What Wouldn’t Jesus Do? The Five Funniest Videos of the Son of God

In honor of the passing of Jerry Falwell, who made a mockery of Christ's teachings, we present the best mockeries of Jesus himself. Actually, that's a bit harsh - these aren't really mockeries, more like satire. 1. First off, in Passion of the Christ 2, Judgment Day, we see Hollywood logic extended to Mel Gibson's blockbuster. A box-office hit deserves a sequel, and any self-respecting sequel needs twice as many explosions. [youtube]EWuji6TADXM[/youtube] 2. Family Guy pairs Jesus with Chris Tucker. Finally, some recognition that Jackie Chan is equal to one-third of the holy trinity. [youtube]NqH2dGettBw[/youtube] 3. Monty Python's Life of Brian is, of course, the classic elseworlds version of Christ. Brian is almost, but not quite, Jesus. In this scene, Brian tells us that we're all different: [youtube]qANMjwLmo6Y[/youtube] 4. A modern-day Jesus feels strongly that he will survive. [youtube]fN1dPtEph2U[/youtube] 5. Finally, UltraChrist gives us the most probable scenario. Jesus, returned after nearly 2000 years, finds today's youth just don't relate to him. So he casts away his robes for spandex and becomes UltraChrist! This may also be the only movie depicting Jesus vs. Hitler, Jesus vs. Richard Nixon, and Jesus vs. Jim Morrison. [youtube]uWAkNr_gGh8[/youtube] Did I miss any? put a link to any other great Jesus-based comedies in the comments below. By the way, I disqualified at least one video for cheating - Yakety Sax makes anything funny.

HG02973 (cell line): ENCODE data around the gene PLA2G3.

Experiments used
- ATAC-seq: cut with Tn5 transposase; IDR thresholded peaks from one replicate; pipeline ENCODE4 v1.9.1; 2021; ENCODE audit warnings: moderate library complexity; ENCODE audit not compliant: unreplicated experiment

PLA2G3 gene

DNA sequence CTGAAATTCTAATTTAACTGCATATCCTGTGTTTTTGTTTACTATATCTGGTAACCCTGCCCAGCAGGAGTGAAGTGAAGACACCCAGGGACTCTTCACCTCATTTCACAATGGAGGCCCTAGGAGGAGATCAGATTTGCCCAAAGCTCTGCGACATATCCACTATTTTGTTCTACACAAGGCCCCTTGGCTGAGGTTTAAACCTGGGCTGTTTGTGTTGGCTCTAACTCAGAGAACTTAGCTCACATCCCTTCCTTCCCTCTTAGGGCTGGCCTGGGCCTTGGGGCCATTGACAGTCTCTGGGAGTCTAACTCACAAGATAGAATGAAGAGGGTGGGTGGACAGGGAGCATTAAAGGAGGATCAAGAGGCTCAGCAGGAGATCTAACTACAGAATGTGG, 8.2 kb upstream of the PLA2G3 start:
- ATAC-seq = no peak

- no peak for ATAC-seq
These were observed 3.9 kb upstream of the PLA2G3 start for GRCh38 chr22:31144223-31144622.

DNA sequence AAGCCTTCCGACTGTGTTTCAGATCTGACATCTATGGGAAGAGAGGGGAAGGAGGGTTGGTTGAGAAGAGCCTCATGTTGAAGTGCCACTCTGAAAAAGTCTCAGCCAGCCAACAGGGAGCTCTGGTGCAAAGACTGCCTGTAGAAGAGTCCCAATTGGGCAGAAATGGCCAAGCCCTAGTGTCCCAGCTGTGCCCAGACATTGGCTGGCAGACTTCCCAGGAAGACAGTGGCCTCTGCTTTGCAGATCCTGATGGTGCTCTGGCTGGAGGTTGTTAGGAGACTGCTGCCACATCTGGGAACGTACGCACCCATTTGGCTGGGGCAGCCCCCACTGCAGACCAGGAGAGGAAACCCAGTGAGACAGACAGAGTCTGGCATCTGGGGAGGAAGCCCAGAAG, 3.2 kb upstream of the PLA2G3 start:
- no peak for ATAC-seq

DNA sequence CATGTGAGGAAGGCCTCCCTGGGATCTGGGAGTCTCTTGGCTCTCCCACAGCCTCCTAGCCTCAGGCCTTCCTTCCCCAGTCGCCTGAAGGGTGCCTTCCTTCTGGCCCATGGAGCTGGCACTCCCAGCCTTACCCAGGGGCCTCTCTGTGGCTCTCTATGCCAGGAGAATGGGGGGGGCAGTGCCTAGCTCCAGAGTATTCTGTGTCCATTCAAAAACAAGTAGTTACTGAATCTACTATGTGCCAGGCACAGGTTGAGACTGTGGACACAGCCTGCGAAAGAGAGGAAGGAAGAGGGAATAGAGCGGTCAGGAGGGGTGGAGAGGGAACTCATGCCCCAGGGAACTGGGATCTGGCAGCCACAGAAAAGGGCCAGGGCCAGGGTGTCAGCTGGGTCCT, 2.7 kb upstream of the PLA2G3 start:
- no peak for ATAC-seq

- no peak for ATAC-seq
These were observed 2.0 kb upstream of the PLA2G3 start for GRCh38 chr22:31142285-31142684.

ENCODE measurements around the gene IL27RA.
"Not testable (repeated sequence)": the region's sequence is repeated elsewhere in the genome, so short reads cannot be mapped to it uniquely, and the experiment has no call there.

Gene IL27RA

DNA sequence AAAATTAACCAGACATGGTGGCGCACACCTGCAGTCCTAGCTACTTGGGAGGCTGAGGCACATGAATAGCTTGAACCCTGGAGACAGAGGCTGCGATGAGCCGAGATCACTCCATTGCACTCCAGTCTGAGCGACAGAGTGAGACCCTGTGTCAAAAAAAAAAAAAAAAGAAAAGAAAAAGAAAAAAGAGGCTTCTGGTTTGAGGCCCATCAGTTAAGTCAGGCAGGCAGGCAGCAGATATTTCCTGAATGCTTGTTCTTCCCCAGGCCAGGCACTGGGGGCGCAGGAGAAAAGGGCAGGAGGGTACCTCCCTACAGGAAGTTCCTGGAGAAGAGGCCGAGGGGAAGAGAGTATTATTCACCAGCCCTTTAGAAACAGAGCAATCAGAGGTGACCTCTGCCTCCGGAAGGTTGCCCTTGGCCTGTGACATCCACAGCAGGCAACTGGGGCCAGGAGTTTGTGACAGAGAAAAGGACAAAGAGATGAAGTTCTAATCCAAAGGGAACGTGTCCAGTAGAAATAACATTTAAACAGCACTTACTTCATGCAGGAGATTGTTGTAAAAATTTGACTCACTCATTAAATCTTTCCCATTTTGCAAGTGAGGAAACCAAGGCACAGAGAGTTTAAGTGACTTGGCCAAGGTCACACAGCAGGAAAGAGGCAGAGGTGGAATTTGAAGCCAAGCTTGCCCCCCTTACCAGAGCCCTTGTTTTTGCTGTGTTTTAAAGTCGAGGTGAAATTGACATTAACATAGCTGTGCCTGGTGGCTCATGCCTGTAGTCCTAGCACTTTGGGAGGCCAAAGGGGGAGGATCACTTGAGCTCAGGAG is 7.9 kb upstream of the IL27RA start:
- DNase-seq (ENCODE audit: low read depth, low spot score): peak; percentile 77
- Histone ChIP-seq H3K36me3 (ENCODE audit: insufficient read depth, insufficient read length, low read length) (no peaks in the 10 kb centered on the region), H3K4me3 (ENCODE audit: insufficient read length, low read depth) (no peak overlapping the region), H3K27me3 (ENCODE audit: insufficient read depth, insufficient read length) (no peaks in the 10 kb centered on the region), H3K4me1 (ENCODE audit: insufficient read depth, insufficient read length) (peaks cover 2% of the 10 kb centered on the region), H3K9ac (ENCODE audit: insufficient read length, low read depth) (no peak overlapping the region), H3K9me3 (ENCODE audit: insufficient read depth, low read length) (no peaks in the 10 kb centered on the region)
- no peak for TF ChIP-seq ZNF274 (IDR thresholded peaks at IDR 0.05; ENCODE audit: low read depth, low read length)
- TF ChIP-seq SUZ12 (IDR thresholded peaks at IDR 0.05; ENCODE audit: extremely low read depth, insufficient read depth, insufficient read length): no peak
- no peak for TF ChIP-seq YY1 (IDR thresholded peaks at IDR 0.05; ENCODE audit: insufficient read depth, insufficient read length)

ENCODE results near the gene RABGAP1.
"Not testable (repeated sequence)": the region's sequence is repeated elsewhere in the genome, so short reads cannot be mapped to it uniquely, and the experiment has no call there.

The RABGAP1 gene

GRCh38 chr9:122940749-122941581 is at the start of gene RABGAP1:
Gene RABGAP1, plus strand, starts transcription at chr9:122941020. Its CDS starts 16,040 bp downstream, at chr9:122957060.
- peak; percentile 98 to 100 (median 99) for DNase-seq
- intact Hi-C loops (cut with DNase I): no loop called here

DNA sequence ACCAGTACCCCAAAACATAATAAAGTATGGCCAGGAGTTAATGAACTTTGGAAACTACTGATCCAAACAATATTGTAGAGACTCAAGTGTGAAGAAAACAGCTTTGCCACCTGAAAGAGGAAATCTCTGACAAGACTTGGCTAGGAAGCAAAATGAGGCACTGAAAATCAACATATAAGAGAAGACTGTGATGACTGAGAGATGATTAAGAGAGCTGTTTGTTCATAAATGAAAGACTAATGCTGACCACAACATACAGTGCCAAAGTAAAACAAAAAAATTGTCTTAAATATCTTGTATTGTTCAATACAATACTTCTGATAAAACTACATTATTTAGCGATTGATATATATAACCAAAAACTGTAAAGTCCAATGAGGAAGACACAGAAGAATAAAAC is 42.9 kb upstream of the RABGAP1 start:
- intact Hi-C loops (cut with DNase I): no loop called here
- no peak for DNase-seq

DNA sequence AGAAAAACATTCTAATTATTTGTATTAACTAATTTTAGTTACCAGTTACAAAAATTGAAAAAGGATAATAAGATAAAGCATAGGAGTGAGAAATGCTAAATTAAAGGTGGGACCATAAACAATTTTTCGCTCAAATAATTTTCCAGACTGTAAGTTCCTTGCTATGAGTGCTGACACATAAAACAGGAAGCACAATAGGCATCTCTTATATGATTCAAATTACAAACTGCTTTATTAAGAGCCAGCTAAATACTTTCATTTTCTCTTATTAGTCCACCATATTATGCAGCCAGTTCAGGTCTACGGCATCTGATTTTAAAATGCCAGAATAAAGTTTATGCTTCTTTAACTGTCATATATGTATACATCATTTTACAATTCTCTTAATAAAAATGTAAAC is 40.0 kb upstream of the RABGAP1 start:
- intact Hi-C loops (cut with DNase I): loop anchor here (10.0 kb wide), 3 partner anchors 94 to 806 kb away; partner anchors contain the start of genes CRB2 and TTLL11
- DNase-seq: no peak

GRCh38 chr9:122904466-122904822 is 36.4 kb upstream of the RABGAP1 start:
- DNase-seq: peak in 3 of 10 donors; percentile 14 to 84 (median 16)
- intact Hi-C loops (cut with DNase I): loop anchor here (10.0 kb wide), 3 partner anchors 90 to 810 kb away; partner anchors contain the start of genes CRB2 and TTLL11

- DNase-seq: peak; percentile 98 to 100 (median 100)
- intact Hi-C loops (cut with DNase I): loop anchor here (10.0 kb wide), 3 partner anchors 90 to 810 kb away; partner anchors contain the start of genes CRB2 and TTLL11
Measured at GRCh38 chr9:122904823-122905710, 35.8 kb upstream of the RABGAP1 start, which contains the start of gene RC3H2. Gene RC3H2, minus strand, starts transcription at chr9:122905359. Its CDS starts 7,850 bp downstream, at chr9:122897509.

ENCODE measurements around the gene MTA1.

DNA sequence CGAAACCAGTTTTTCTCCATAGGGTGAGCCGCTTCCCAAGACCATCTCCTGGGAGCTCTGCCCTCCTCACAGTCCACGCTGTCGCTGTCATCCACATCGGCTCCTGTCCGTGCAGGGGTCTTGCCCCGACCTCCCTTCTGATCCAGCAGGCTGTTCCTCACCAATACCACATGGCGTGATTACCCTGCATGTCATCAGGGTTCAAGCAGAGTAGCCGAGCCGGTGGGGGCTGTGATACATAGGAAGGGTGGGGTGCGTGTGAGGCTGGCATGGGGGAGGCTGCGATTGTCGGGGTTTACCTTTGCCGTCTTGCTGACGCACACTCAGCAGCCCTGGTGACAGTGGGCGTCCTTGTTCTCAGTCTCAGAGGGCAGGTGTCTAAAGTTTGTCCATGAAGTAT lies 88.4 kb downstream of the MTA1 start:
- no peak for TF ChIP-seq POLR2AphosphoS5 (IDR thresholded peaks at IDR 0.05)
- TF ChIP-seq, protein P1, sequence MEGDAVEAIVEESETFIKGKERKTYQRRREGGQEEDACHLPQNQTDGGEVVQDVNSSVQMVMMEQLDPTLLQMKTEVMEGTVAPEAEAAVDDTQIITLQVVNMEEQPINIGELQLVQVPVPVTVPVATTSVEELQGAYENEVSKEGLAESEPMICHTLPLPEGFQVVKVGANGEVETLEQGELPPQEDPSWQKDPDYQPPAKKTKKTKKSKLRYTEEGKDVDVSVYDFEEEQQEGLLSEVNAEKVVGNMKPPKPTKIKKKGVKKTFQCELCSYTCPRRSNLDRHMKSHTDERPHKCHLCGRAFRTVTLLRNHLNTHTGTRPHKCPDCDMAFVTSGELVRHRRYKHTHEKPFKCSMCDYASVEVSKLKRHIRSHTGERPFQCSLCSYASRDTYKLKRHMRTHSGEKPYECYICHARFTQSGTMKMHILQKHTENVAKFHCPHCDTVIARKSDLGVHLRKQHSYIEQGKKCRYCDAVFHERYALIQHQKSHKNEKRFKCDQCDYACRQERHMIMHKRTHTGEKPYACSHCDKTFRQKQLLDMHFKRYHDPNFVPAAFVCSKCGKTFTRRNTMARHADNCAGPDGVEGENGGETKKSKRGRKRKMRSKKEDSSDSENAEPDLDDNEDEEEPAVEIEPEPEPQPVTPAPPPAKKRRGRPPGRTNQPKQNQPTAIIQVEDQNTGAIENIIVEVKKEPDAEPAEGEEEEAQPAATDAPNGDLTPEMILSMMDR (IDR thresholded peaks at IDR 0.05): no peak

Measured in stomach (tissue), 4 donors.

Was the Violence in 300 Excessive?

We can agree to disagree about the political messages in the movie 300, whether it was propaganda or gay-bashing.  But I think everyone who saw the movie will agree it was quite violent. But was the violence excessive or gratuitous?  The only empirical way I can think of to find out is to remove the violence from the epic: [youtube]gNqiSkd1M6k[/youtube]

Two Reasons Why the Viacom-YouTube Debate is Important